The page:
## Snell's Law

Snell's Law: Snell’s law relates the degree of refraction and the relation between the angle of incidence, and the angle of refraction in a given pair of media. As we know light experiences refraction or bending when it travels from one medium to another medium. Snell’s law anticipates the degree of the bend. It is commonly referred to as the law of refraction. Willebrord Snell formulated the concept of the law of refraction In 1621, Willebrord Snell discovered the law of refraction, hence called Snell’s law.

According to Snell's Law," The ratio of the angle of Incidence and angle of refraction is constant". This can be written as:

Sin i/Sin r = constant = µ

Where,

Sin i is the angle of incidence

Sin r is the angle of refraction

µ is the resultant constant, that is, the refractive index

## Snell's Law Formula

Snell's law is derived from Fermat Principle. The Fermat principle says, “ Light travels the smallest path and takes very less time to travel”. The formula for Snell's law is-

n1Sinϴ1 = n2Sinϴ2

Where,

Sinϴ1 is the angle in correspondence to the incidence

Sinϴ2 is the  angle in correspondence to refraction

## Snell's Law Derivation

Snell's law is derived from Fermat Principle. As per the equation, two mediums and the phase velocities of these are characterized as:

v1 = c/n1 and v2 = c/n2

‘c’ is the speed of light

T = [(√x2 + a2)/v1] + [(√b2 + (l-x)2)/v2]

= [(√x2 + a2)/v1] + [(√b2+l2-2lx+x2/v2]

Here, dT/dx = [x/(v1√x2 + a2)] + [-(l-x)/v2√b2 + (l-x)2] = 0

So,[x/(√x2 + a2)] = sinϴ1 and [(l-x)/(√b2 + (l-x)2)] = sinϴ2

Therefore, dT/dx = (sinϴ1/v1) – (sinϴ2/v2) = 0

(sinϴ1/v1) = (sinϴ2/v2)

By substituting the phase velocity equation, we can say

n1sinϴ1/c = n2sinϴ2/c

n1sinϴ1 = n2sinϴ2

## Snell's Law Application

The application related to Snell's Law is-

• This law is applicable to optical devices like contact lenses, digital cameras, eyeglasses, kaleidoscopes, and in rainbows.
• An instrument called a refractometer uses Snell’s law to calculate the refractive index of liquids.
• Used for making candy in the industry.

## Snell's Law Examples

Example1: A parallel beam of visible light is incident at an angle of 58° on a plane glass surface. The reflected beam gets completely polarized(tan 58° =1.6). What will be the angle of refraction and the refractive index of the glass?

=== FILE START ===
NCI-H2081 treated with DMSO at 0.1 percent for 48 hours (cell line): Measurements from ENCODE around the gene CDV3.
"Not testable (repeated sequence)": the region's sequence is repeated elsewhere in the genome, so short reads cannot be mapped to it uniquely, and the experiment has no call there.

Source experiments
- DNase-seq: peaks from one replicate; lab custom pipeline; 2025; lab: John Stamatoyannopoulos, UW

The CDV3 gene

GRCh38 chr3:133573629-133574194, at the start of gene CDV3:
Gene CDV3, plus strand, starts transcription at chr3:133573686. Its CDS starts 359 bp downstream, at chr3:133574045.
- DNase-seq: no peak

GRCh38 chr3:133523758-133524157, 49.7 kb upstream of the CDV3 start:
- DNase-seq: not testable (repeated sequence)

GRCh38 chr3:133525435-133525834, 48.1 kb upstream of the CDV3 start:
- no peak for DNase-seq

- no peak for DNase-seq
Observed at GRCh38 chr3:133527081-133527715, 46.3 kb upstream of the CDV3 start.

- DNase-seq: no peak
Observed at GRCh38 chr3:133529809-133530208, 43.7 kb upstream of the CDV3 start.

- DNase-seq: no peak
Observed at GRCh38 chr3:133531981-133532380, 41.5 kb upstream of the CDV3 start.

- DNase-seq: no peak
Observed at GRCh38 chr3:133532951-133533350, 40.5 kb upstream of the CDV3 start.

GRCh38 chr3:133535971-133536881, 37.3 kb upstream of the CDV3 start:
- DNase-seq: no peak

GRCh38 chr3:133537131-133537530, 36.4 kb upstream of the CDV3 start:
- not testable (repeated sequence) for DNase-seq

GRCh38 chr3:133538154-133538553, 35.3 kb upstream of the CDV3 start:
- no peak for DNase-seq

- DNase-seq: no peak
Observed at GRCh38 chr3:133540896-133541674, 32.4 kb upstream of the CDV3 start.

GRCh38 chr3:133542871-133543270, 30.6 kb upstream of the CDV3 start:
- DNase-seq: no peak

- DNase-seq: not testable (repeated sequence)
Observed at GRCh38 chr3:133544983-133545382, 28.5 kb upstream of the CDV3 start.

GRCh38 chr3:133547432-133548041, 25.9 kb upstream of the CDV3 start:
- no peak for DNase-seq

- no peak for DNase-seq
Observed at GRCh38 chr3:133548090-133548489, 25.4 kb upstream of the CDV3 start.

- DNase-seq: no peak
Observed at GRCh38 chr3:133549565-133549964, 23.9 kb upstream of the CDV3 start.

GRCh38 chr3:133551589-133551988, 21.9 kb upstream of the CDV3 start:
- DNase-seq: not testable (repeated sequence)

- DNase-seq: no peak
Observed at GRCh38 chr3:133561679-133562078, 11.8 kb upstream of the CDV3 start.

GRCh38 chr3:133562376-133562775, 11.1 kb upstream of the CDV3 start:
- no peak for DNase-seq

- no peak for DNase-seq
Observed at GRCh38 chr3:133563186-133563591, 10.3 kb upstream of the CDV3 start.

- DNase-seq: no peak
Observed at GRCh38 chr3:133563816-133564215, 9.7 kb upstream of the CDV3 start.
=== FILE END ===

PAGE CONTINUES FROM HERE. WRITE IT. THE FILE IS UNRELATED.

Solution: If the light is an incident on the surface with an angle of incidence(i) given by tan i =μ, the reflected light is completely polarized.

Thus μ=tan58°

refractive index μ=1.6

According to snell's law, Sin i/Sin r = µ

Substituting the value,

sin58 / 1.6 = Sin r

Sin r = 32°

Example2: If a beam of light is refracted at an angle of 30° and the refractive index is 2.5, Calculate the angle of incidence.

Solution: Given, Angle of refraction(Sin r) = 30°

Refractive index(µ) = 2.5

According to snell's law, Sin i/Sin r = µ

Sin i/Sin 30° = 2.5

Sin i = 1.25

Snell's Law- FAQs

Ans. Willebrord Snell formulated the concept of the law of refraction In 1621, Willebrord Snell discovered the law of refraction, hence called Snell’s law.

Ans. According to Snell's Law," The ratio of the angle of Incidence and angle of refraction is constant".

Ans. Snell's law is derived from Fermat Principle. The Fermat principle says, “ Light travels the smallest path and takes very less time to travel”. The formula for Snell's law is- n1Sinϴ1 = n2Sinϴ2

Ans. The application related to Snell's Law are- This law is applicable to optical devices like contact lenses, digital cameras, eyeglasses, kaleidoscopes, and in rainbows. An instrument called a refractometer uses Snell’s law to calculate the refractive index of liquids. Used for making candy in the industry.

Ans. Snell's law can be derived from Fermat's principle, which states that the light travels the path which takes the least time. By taking the derivative of the optical path length, the stationary point is found giving the path taken by the light.